First, to obtain relevant evidence supporting the civil claims through the prior criminal investigation. The evidentiary standard of beyond reasonable doubt applies to criminal procedures, whereas in civil procedures the preponderance of evidence rule and high probability rule apply. Accordingly, the evidence gathering requirements and evidentiary standards for criminal facts in criminal procedures are clearly more stringent than those in civil procedures. In ascertaining the facts of a case, the criminal authorities can bring to bear a number of investigative means to conduct a more accurate ascertainment, thereby providing plentiful evidentiary support for the claims raised by a party in a civil procedure, and assisting him or her in efficiently meeting the burden of proof.
Second, to make up for the property loss incurred in civil rights and interests. Pursuant to the Guiding Opinions of the Supreme People’s Court on the Weighing of Sentences for Common Crimes (issued on 23 December 2013), “where the stolen goods are returned or restitution is paid, the baseline penalty may be reduced by up to 30% in light of the nature of the crime, the extent to which the return of the stolen goods or the payment of restitution can make up for the result of the damage, the amount of the stolen goods returned or restitution paid, and the degree of voluntariness involved … where the economic loss of the victim is proactively compensated for and his or her forgiveness is secured, the baseline penalty may be reduced by up to 40% in light of the nature of the crime, the amount of compensation, compensation capacity, as well as the extent of the admission of guilt and remorse; where the economic loss of the victim is proactively compensated for but the victim’s forgiveness is not secured, the baseline penalty may be reduced by up to 30%.” In other words, the party whose rights and interests were harmed may use the above-mentioned provisions to elect to fully communicate with the criminal suspect, or his or her family, and the judicial authorities, and have the criminal suspect’s criminal penalty reduced by way of the return of the stolen property or payment of restitution and thereby promptly make up the property loss incurred as a result of the criminal act.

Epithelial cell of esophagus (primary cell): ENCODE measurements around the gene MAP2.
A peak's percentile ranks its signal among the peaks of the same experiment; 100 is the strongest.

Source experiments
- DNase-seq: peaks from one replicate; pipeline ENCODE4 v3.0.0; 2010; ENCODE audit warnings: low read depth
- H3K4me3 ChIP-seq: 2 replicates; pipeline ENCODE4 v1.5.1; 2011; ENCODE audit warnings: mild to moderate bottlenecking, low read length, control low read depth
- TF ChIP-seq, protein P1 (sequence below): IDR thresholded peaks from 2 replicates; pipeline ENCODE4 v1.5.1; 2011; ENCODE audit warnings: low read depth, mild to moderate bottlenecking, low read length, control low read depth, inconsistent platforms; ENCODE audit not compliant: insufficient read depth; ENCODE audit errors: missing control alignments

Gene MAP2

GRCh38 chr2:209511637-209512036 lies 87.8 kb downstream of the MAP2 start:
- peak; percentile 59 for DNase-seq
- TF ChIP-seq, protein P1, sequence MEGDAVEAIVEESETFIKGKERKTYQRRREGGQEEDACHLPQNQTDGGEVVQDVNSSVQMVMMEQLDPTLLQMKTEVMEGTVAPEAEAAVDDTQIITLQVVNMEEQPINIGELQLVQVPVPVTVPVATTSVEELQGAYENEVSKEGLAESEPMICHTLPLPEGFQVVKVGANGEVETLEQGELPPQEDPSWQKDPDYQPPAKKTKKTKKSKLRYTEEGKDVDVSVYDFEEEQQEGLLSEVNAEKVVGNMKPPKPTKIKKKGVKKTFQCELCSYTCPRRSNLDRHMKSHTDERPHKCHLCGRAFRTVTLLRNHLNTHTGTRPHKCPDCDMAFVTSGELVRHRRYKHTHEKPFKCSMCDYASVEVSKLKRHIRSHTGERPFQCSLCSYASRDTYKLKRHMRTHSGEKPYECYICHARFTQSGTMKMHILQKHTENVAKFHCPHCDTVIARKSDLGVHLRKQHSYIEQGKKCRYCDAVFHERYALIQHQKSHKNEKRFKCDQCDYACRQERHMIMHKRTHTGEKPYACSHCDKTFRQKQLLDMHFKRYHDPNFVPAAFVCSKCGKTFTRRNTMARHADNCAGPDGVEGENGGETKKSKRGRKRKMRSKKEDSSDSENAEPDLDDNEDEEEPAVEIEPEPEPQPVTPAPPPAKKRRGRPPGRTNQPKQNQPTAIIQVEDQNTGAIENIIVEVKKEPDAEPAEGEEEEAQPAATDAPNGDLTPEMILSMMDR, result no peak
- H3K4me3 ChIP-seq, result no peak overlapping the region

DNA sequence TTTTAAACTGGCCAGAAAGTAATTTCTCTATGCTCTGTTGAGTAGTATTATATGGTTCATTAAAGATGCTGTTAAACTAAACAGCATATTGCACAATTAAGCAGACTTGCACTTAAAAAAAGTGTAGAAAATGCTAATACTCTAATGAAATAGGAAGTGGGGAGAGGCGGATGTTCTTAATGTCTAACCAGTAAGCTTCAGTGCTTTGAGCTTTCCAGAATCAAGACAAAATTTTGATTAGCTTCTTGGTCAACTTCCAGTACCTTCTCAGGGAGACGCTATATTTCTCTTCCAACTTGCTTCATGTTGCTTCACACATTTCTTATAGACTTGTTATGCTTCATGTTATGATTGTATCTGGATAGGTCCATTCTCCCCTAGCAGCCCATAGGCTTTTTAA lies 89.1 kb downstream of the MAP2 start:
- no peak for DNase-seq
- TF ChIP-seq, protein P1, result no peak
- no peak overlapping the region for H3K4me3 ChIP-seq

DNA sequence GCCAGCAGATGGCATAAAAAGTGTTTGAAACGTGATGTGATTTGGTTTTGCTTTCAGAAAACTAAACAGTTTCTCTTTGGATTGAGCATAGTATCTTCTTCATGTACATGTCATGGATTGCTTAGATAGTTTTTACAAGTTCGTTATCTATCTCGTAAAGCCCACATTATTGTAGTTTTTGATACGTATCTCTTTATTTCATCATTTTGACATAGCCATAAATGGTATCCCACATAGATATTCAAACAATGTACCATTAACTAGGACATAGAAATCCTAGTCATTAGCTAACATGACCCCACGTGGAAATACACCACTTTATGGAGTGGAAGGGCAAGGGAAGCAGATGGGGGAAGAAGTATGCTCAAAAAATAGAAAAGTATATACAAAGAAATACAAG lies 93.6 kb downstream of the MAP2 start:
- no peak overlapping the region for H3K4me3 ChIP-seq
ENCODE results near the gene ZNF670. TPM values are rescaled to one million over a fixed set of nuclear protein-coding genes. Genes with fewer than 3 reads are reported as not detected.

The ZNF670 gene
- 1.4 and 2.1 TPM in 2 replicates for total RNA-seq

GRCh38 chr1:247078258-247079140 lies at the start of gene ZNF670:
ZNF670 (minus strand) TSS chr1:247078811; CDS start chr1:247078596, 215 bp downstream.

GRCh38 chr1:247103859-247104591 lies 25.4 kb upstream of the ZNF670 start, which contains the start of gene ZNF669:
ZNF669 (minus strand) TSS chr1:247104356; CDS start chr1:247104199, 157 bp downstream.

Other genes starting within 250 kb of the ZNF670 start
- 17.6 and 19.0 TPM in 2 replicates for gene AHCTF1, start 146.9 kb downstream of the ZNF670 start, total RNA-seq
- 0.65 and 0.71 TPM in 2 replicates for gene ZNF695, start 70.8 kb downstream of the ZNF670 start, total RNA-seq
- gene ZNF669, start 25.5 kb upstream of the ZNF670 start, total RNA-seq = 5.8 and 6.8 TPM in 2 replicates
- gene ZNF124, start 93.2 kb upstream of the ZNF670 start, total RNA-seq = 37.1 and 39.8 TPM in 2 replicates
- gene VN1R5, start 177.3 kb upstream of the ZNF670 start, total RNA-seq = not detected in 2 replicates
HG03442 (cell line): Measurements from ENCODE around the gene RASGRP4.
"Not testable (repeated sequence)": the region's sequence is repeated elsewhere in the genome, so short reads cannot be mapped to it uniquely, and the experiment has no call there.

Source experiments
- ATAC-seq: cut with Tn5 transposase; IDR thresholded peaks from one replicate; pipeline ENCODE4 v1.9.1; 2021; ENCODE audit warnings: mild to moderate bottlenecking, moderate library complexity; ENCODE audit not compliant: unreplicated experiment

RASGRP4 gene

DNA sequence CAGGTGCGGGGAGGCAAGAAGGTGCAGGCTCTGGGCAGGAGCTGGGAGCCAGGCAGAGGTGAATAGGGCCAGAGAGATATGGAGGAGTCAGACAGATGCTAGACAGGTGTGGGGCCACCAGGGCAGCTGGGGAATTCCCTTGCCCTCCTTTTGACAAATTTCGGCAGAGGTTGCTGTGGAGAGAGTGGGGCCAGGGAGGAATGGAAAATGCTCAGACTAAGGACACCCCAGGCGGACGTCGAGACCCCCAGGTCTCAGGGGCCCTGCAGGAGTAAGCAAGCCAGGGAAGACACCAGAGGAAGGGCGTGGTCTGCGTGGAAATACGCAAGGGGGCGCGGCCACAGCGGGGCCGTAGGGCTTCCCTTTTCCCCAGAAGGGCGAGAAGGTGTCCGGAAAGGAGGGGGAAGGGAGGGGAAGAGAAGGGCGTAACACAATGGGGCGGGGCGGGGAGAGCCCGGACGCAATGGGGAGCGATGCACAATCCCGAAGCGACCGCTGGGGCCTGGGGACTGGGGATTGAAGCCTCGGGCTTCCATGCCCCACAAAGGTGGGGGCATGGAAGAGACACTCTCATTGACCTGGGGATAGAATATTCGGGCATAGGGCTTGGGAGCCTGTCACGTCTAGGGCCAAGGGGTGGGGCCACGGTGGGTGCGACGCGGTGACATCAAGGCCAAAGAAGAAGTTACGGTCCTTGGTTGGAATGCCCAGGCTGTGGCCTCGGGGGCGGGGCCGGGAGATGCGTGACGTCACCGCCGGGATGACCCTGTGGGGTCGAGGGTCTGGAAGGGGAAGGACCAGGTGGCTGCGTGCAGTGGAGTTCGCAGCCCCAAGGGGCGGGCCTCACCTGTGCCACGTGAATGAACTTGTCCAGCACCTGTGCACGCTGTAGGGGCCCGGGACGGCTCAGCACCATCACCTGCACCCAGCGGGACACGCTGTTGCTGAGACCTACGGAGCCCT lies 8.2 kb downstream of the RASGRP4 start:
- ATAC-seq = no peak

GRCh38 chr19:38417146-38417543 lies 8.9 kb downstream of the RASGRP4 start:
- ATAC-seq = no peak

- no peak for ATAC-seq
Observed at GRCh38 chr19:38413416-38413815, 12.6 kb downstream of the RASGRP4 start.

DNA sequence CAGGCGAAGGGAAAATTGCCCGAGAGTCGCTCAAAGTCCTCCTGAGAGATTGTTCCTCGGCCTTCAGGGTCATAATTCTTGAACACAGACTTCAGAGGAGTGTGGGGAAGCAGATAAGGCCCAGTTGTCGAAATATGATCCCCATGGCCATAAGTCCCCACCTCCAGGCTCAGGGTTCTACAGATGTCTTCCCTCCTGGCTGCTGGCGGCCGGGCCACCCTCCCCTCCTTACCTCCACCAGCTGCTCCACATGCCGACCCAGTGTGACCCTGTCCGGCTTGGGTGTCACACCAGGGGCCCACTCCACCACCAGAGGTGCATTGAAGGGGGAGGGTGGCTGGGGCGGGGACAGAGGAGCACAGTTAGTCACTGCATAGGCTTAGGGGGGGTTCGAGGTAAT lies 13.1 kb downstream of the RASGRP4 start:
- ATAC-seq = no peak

Q: What are the most recent developments in the intersection of criminal and civil cases?
A: In recent years, due to frequent revisions of the Criminal Law, the dynamic adjustment of social relationships has sharply increased; private investment, financing and capital markets have rapidly developed. The internet, due to such features as its virtual nature and lack of borders, has enabled the easy establishment of civil law relationships between entities that do not know each other.
Such features of finance as its capital nature and lack of substantiveness have resulted in the occurrence of illegal fund raising, and because the entities involved in such cases are extremely wide ranging and government pressure to maintain stability is quite large, the intensity of judicial intervention has increased, etc.
Such factors have resulted in huge disputes and prominent contradictions in trial practice, procedural handling and the substantive issues relating to intersecting criminal and civil cases, making the balancing of the interests of various parties difficult.
Xia Yibin is a partner, and Wang Yuansheng and Ma Yue are associates at AnJie Law Firm